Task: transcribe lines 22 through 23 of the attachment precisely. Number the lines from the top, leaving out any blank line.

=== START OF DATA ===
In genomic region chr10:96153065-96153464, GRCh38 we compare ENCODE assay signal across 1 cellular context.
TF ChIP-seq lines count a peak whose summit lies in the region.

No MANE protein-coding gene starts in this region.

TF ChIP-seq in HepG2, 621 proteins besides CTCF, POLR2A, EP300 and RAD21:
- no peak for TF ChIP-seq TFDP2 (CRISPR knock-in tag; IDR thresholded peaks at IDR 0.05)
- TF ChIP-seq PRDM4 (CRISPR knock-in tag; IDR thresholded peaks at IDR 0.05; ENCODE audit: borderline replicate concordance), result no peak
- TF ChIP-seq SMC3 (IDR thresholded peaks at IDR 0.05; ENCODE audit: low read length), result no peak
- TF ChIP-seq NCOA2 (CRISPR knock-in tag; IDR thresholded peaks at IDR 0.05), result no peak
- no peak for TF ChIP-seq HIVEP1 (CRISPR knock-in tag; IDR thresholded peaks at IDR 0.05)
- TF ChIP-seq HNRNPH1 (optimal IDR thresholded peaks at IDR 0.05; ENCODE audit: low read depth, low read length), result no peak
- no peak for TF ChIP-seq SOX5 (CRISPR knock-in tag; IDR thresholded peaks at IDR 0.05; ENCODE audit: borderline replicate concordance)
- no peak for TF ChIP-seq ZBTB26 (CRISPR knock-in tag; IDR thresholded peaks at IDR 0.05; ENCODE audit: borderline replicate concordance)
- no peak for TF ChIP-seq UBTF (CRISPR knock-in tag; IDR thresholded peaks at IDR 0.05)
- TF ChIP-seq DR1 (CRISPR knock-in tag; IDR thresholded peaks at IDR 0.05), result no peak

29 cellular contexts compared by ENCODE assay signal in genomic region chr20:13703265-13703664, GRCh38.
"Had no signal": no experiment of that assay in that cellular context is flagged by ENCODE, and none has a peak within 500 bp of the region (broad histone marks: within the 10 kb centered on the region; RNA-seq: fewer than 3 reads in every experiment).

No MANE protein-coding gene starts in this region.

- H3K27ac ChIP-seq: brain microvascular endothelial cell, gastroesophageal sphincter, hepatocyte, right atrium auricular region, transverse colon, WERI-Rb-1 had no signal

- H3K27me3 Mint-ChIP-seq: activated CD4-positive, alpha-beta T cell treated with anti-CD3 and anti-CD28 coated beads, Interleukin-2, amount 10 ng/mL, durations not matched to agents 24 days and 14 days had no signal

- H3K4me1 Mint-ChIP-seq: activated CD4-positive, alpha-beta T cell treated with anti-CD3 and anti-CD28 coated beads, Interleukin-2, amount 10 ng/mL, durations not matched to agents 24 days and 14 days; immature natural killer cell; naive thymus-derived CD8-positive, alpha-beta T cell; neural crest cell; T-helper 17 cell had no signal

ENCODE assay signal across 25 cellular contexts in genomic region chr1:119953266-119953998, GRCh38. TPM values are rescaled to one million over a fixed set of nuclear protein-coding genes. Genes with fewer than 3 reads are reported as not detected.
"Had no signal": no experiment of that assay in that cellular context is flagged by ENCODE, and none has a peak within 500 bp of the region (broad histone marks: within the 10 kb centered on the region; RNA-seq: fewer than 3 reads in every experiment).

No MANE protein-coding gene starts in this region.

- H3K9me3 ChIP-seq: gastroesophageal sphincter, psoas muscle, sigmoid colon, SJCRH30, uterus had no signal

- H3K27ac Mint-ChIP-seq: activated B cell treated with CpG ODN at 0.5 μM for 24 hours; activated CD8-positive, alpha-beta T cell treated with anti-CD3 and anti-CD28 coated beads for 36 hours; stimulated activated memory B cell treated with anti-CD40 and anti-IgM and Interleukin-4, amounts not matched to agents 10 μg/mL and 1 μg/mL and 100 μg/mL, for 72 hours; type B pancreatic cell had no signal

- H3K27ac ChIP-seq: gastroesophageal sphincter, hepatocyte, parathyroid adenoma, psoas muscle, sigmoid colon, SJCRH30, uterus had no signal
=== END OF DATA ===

"Had no signal": no experiment of that assay in that cellular context is flagged by ENCODE, and none has a peak within 500 bp of the region (broad histone marks: within the 10 kb centered on the region; RNA-seq: fewer than 3 reads in every experiment).

No MANE protein-coding gene starts in this region.